What a surprise: SQL Server 2012 was released concurrently with the SQL Server 2012 launch events! Microsoft made the announcement on March 6, and launch events started the next day with an incredible worldwide virtual launch event. The content from the SQL Server 2012 Virtual Launch Event is still available for viewing. Live launch events are also planned for SQL Server Connections in Las Vegas at the end of the month and as part of the SQL Server 2012 Special Ops Tour coming to 12 US cities between March 5 and April 5.
Microsoft Has Decided the Product is Finished
For several previous SQL Server versions, the launch and release of the product were nowhere near concurrent, and many blog posts were written to try to explain the difference between launch (which is a marketing event, for the most part) and release, which means that Microsoft has decided the product is finished. And, as I explained in "What’s in the News?" almost four years ago, just because the product is finished, doesn’t mean it’s orderable. As of March 7, you can download the SQL Server 2012 Evaluation Edition from Microsoft or SQL Server 2012 Developer Edition if you have an MSDN subscription, but you’ll need to wait for April 1 (no joke!) for the general product availability.
For me as a writer, I was always glad when a release was delayed, usually by several months, because that meant I had more time to work on updating my book and courses. But now, the product is final, and according to my publisher, I should be able to finish my new book "really soon." I’m very glad that he is flexible about how soon "really soon" actually is.
One Big Change
I was able to download SQL Server 2012 Developer Edition and install it without any problems, so now all my tests and screen captures are in their final form for my next book. However, there’s one big change that has caused me a bit of concern. By default, the SQL Server Books Online (BOL) documentation is setup for online viewing only. However, that’s not what the "online" in "Books Online" is supposed to mean. The original BOL had this name to differentiate it from printed books. Having a copy of the complete documentation on my computer made it very easy when I was on the road or on an airplane, with limited ability to carry books around or limited Internet connectivity. But for SQL Server 2012, the assumption is that we’re always connected. Obviously, this isn’t true, at least not for everyone, all the time.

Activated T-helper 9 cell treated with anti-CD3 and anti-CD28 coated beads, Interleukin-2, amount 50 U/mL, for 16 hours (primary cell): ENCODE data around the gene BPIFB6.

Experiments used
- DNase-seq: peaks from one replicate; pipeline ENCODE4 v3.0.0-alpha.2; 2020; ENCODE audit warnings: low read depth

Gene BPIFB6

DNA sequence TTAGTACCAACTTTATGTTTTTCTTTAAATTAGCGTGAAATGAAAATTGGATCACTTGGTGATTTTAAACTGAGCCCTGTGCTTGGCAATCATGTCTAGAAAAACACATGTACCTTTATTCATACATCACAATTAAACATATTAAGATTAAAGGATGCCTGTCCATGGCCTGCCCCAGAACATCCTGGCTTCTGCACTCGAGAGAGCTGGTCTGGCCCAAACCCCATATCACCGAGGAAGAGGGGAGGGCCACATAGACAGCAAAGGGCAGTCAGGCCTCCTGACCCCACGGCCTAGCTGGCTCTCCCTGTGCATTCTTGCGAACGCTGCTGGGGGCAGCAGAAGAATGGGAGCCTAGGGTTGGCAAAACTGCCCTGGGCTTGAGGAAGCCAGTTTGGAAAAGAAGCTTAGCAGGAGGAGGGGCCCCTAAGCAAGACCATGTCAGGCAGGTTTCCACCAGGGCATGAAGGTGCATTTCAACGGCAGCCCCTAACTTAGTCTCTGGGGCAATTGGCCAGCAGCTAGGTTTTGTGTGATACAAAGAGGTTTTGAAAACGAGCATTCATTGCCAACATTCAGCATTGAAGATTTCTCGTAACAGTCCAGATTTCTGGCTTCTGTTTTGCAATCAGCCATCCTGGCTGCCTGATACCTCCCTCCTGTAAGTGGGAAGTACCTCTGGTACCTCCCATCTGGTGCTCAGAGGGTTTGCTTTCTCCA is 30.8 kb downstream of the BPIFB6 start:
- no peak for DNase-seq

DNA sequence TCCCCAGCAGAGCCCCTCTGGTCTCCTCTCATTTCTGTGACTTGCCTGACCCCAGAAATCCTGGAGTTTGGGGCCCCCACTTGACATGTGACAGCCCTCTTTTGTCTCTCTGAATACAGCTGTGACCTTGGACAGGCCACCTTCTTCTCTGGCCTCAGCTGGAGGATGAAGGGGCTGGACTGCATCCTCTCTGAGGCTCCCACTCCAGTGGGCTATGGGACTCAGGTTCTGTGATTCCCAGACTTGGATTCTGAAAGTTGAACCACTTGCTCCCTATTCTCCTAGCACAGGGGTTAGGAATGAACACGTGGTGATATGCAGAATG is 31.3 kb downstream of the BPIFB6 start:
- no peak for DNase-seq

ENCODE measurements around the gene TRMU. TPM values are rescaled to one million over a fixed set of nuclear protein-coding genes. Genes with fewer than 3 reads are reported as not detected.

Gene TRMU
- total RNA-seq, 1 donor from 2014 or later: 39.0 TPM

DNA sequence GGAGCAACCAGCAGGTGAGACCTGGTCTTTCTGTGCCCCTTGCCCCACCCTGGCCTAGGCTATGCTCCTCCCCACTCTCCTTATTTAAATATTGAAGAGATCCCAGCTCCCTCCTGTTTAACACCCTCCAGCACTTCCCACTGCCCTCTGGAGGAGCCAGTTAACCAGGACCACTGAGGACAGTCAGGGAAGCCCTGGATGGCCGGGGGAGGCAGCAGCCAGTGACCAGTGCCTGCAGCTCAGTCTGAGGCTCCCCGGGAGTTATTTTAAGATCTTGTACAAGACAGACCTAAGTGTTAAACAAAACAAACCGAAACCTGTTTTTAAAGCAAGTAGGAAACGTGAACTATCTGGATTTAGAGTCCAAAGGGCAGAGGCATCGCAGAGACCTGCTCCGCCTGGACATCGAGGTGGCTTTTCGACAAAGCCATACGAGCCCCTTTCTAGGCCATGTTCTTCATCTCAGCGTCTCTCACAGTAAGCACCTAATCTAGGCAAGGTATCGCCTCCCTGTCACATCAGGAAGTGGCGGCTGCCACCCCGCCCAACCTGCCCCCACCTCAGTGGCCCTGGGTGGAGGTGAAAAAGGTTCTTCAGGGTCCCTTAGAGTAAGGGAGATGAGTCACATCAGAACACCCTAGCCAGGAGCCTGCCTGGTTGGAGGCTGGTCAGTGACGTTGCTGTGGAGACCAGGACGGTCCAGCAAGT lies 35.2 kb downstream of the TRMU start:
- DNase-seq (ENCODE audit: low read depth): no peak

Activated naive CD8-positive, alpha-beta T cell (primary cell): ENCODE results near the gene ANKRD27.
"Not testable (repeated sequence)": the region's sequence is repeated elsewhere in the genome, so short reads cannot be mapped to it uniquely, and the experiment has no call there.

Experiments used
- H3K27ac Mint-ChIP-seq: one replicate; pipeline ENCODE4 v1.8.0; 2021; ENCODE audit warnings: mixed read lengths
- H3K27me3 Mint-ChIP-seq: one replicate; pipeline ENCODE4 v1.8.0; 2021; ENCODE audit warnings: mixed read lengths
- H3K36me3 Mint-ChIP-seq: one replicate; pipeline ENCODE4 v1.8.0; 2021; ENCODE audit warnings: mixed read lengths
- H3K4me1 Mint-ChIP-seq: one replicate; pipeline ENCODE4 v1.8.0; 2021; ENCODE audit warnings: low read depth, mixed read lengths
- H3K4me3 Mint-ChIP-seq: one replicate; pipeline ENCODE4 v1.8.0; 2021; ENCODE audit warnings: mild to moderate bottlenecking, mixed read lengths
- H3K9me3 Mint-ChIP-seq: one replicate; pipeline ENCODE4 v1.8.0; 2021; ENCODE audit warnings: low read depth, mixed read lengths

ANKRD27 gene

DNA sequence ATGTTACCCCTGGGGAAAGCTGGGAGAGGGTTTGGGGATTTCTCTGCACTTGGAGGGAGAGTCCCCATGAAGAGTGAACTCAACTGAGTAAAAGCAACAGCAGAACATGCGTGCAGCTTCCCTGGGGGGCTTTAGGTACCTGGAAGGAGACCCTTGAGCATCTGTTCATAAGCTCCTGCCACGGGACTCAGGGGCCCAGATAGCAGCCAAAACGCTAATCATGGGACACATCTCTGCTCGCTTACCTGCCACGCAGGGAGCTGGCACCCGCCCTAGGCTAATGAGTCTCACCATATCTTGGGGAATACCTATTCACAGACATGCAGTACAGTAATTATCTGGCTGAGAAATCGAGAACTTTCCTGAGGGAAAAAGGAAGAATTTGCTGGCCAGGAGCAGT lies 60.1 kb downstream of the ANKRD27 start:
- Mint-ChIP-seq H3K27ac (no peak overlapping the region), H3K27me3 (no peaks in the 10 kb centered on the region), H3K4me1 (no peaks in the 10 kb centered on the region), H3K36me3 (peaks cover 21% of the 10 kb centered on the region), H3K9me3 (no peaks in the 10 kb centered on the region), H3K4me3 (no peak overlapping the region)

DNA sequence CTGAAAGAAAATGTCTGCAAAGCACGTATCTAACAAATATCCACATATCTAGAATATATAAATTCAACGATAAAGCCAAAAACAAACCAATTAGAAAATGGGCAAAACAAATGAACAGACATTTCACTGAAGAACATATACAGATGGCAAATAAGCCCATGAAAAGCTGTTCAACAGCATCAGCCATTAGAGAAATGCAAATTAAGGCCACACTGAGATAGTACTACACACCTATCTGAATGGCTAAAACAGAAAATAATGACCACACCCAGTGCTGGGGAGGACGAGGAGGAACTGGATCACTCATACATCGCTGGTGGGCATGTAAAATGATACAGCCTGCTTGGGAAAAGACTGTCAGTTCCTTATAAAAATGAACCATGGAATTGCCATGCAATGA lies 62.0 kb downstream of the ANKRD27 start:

I did find this page explains how you can download the SQL Server 2012 BOL content and then use it as local (offline) content after you have installed SQL Server 2012. But unlike the documentation downloads for previous versions, it doesn’t seem to be available as a standalone app. You have to have SQL Server 2012 already installed. The instructions also give you a method for downloading the content right from your SQL Server 2012 documentation application, but that still requires you to have SQL Server 2012 installed. If you want the documentation on a different machine, you need the Help Viewer, 1.1 utility, and so far I have found that it’s installed with SQL Server Management Studio and SQL Server Data Tools, but I haven’t been able to find it as a standalone installation.
Not having a local copy of BOL on my main writing computer isn’t a show stopper for me and probably won’t be the biggest problem I have as I work on updating my book and course. If I get desperate enough, I can install the SQL Server 2012 client tools on my writing machine and from there I’ll have the Help Viewer and can download the content. I know I can get the documentation on the machine on which I have my SQL Server 2012 installed, and when I’m connected to the Internet I can get the content, so maybe that has to be enough for now. Certainly there’s enough to fill my time with learning about, exploring, and testing all the new features and functionality of the newly released version of my favorite product!